Thursday, September 8, 2016

William Harvey and human circulatory system

William Harvey discovered the actual function of the major elements of the circulatory system (heart, lungs, arteries and veins) and created the first complete and accurate picture of human blood circulation. Harvey was the first to use the scientific method for biological studies.

William Harvey (1578-1657) was born in England and received medical training at Oxford. He was invited to study at Padua University in Italy, the acknowledged medical center of Europe. After return to England he became Fellow of the College of Physicians, physician to St. Bartholomew’s Hospital and Lumleian lecturer at the College of Physicians.

He was appointed a physician in the court of King James I, and was then appointed personal physician to King Charles I in 1618.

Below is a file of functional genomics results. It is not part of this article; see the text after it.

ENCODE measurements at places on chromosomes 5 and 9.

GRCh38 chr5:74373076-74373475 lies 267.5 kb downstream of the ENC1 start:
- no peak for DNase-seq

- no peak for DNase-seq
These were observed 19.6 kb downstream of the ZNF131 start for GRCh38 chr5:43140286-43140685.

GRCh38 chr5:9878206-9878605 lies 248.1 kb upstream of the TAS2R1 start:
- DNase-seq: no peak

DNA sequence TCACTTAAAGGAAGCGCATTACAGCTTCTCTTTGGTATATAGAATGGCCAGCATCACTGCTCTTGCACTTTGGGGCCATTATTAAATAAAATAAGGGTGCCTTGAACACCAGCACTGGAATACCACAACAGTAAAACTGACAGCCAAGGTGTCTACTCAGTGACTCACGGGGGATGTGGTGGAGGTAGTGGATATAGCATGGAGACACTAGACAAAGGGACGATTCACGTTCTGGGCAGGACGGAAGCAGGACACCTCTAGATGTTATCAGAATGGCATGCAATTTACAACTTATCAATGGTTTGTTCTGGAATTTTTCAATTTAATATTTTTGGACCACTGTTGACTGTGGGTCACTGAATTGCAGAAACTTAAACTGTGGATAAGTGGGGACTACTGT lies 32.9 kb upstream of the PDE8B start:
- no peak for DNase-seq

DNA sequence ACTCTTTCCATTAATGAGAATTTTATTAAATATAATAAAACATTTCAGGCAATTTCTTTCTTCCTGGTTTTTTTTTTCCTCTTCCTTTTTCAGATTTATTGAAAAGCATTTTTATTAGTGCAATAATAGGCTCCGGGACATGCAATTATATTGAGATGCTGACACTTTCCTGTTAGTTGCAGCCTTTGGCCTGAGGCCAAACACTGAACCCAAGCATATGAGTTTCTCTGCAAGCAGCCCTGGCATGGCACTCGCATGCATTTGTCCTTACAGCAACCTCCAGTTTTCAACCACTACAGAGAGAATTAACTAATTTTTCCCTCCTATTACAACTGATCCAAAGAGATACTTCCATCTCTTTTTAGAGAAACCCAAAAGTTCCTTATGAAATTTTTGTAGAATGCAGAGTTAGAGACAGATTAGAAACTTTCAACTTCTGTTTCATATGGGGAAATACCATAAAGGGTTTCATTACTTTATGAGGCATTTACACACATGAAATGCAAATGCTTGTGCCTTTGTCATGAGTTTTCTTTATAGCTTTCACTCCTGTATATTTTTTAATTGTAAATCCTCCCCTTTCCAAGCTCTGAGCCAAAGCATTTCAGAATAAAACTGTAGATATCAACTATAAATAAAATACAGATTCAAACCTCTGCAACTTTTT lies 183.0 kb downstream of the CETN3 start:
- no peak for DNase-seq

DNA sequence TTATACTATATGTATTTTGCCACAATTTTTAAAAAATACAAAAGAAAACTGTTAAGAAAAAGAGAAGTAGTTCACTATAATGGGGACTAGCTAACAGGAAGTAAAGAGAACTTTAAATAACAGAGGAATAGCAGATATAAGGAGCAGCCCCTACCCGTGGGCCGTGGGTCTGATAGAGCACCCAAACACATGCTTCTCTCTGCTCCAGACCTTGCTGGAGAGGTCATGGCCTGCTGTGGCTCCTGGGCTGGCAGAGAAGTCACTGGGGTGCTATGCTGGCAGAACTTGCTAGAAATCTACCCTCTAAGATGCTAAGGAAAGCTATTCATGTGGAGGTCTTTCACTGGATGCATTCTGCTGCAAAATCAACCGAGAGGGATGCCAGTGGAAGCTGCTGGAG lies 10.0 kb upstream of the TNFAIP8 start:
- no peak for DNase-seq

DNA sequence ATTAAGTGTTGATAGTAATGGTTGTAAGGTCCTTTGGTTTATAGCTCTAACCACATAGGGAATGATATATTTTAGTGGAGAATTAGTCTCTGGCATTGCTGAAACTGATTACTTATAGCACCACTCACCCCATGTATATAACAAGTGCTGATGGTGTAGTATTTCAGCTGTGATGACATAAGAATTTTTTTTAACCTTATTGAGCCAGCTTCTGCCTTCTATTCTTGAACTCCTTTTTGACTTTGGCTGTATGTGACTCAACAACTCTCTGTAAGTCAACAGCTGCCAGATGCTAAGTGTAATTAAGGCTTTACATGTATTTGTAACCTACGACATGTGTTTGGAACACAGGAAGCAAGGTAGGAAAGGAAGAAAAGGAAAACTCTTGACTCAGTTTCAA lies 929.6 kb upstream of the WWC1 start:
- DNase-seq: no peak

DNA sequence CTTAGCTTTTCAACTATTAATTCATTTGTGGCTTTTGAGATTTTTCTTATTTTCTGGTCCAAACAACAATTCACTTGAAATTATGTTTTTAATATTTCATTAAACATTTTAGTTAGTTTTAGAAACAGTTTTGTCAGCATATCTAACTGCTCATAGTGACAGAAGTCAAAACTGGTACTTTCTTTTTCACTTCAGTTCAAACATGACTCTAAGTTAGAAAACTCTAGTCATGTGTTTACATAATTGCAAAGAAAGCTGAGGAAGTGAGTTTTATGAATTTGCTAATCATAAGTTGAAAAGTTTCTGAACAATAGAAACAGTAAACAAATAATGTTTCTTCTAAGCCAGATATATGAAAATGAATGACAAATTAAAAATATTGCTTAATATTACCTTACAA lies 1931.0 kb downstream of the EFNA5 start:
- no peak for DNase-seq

His skillful dissections combined with accurate observations and careful reasoning led him to the idea that blood is closed in vessels and circulates the body – a closed circulatory system.

To study the action of the heart, Harvey used cold-blooded animals, since the slowness of their circulatory systems made the examination of the process easier. What Harvey noticed was that when the atrium of the heart contracted it forced blood into the ventricles.

When the ventricles contracted, the blood was forced into the arteries and to the tissues of the body. Harvey’s famous ‘Exercitation Anatomica de Motu Cordis et Sanguinis in Animalibus’ was published in Latin at Frankfurt is 1628.
William Harvey and human circulatory system

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